The ECB add-ons are a set of about ten additional pieces of information that the ECB needs for its statistical and monetary policy operations. They have been combined with the QRTs. The add-ons are defined in ECB regulation 1374/2014 and only apply directly to Eurozone countries. However other Member States can require the information through the Solvency II reporting package.
Reporting the Solvency II ECB add-ons
A survey of 28 Member States (including Gibraltar) conducted by Solvency II Wire, reveals that in addition to the 19 Eurozone countries where the ECB regulation is binding, 5 non-Eurozone countries also said they will ask insurance undertakings to provide the data to the ECB via the add-ons: Czech Republic, Denmark, Hungary, Poland and Sweden.
Details of the response of individual Member States can be found on the Solvency II Implementation Map.
The UK, the largest of the non-Eurozone Member State stated in May: “The UK is not under an obligation to report to the ECB as it is not a mandatory requirement for non-Eurozone countries. The Bank of England is aware of the issue and in the coming months will determine its approach following the appropriate internal discussion and governance procedures… For clarity, there are no current, direct requirements for insurance firms with regard to ECB statistical reporting for insurance corporations.”
At the time of writing the NCA confirmed there was no update on this status.
It is interesting to note that Gibraltar, a British Overseas Territory, confirmed it will not be requiring insurance entities to report the ECB add-ons. A spokesperson for the NCA stated that the add-ons do not apply to Gibraltar as it is not in the Eurozone.
Reporting the add-ons
The ECB add-ons can be reported to the National Competent Authority in a single reporting stream with the Solvency II reporting package or separately to the National Central Bank. EIOPA has provided taxonomies for both options.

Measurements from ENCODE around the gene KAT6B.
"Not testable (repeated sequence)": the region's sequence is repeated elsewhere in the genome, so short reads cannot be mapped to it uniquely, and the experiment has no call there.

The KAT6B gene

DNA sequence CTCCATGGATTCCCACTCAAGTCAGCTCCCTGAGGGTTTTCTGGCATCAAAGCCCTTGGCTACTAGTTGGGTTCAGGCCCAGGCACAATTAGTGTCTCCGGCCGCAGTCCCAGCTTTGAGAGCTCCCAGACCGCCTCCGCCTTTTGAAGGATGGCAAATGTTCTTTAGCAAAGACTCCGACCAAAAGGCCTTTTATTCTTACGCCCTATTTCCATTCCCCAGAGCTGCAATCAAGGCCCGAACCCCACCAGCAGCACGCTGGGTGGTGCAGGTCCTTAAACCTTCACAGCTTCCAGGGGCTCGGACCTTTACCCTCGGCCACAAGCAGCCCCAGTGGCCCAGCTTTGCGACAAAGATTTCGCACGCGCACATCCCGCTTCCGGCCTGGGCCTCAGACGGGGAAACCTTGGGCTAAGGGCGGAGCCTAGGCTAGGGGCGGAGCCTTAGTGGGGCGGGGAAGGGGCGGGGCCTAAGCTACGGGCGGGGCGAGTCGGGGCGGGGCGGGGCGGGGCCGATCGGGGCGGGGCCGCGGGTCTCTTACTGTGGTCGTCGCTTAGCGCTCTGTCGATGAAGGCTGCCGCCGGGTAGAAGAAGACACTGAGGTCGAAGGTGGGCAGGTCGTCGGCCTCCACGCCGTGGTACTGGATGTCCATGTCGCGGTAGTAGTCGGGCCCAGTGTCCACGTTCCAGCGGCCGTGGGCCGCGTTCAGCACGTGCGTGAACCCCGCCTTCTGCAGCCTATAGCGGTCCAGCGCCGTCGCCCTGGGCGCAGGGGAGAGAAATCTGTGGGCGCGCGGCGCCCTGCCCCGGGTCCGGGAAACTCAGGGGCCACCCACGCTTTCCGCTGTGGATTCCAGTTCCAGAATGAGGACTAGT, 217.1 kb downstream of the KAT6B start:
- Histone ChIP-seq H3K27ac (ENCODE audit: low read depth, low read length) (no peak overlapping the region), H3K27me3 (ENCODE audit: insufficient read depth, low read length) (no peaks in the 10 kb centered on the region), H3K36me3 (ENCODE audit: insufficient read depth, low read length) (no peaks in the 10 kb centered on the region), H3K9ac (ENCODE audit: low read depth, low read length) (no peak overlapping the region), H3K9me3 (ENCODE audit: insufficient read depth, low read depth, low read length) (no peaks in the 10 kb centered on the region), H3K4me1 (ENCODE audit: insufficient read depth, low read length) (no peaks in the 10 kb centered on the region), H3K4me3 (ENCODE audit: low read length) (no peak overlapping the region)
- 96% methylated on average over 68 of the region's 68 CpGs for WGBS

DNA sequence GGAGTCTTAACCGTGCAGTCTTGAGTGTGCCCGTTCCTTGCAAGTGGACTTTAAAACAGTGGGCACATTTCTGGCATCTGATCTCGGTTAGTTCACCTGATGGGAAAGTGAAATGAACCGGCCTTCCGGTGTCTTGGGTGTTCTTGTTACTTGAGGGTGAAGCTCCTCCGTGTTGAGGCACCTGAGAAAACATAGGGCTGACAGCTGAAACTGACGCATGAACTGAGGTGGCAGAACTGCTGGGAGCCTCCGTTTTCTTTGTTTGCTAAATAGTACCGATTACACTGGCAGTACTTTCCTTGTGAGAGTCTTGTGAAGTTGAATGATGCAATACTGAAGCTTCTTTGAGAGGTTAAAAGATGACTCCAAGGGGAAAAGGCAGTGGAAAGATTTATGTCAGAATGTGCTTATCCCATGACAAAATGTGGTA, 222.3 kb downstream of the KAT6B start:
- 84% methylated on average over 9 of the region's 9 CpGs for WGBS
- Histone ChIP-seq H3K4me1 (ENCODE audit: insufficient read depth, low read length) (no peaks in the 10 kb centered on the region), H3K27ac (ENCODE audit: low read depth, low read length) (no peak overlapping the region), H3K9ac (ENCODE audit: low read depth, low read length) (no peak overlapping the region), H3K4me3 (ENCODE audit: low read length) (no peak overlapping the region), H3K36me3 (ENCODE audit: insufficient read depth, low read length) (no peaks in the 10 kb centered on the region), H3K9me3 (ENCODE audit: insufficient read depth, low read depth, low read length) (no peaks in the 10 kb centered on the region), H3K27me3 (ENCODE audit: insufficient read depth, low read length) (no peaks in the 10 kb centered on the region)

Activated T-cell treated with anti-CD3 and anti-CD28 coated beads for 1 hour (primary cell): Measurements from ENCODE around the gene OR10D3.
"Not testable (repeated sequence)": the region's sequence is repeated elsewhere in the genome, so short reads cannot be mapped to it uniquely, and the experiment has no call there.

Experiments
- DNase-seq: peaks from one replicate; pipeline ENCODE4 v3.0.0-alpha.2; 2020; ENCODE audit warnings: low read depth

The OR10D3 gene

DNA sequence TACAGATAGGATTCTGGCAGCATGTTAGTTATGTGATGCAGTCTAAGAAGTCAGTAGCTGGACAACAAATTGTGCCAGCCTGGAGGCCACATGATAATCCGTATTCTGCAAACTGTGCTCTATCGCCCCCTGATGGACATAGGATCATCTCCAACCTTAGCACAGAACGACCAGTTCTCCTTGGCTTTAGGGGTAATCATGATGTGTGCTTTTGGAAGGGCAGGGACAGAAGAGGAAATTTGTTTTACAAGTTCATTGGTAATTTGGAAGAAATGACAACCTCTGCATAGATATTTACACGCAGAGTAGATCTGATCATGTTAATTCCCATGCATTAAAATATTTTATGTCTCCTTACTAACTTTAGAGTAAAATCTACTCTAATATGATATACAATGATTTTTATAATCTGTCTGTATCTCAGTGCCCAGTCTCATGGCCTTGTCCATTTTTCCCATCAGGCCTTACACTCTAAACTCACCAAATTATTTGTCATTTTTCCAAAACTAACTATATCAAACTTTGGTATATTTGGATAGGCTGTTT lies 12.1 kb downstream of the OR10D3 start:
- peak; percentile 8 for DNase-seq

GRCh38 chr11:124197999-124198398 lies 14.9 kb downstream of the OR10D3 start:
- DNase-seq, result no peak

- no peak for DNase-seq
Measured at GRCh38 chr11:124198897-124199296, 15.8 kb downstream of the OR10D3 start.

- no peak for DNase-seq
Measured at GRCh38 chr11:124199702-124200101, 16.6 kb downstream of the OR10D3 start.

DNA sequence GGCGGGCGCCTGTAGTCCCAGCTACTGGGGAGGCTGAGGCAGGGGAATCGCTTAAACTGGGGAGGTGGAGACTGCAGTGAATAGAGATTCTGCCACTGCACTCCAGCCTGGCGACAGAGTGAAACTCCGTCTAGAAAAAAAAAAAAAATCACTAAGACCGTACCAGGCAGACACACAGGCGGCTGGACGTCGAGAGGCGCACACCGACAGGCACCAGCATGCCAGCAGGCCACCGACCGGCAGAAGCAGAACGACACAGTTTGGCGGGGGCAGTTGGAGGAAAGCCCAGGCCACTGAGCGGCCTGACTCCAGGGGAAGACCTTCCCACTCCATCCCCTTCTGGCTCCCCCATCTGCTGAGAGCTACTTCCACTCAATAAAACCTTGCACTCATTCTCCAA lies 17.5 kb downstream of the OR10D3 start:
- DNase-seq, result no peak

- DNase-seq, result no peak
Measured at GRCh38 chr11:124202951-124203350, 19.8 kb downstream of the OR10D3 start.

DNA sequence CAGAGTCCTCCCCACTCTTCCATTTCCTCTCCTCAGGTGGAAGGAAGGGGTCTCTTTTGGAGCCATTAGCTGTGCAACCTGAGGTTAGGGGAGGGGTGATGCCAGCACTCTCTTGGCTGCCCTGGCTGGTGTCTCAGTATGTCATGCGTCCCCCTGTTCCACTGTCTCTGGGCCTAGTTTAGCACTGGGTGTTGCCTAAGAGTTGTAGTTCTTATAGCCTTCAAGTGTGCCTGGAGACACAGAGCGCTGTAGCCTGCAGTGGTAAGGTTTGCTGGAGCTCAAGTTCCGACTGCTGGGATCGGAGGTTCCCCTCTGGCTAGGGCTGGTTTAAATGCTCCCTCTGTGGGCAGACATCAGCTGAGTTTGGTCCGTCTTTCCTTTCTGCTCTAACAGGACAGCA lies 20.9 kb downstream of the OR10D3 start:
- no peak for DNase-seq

In most cases a single stream will be used but in the Netherlands and Cyprus, for example, the data will be reported separately.
Sourcing Solvency II QRT data
Data from the Thomson Reuters Solvency II Diagnostics tool reveals how insurers, asset managers and asset servicers (custodians, prime brokers and fund administrators) are sourcing the information required to comply with their QRT reporting (disclosure: Solvency II Wire and Thomson Reuters have entered a commercial agreement to share anonymised aggregated data from the tool).
The results are based on a sample of around 100 entities from across 20 countries (4 from outside of Europe).
Look-though is considered to be one of the most onerous – and more controversial – Solvency II data requirements, which is resisted on the grounds of cost and materiality. But a fair amount of anecdotal evidence is emerging suggesting that in the process of sourcing the look-through data insurers are discovering exposures to assets they were not aware existed in their portfolio.
The sample of data reveals that 35% of look-through data is being sourced directly from asset managers, while both insurers and data vendors account for 19% of the data each. Almost 40% of asset managers surveyed said they used a combination of their own data, data from other asset managers and data vendors.
CIC and NACE
By far the majority of CIC and NACE information is being sourced from data vendors, about 40% of the sample for both codes. 19% of the data is sourced internally by insurer, while asset managers showed slight variation at 17% for CIC and 22% for NACE.
Asset services exhibited the greatest variation as a source of data for the two codes. While 17% of NACE data was being obtained from these sources, a mere 5% were used to obtain CIC information.
QRT audit process
The Diagnostic Tool data also looks at whether insurers have an audit process in place to verify and validate the reports being made via the QRTs. Asset managers and asset servicers were asked a similar question in relation to their clients.
Across the sample 33% answered ‘yes’, and 29% answered ‘no’. The remaining 38% said their clients did not ask them to provide such validation.
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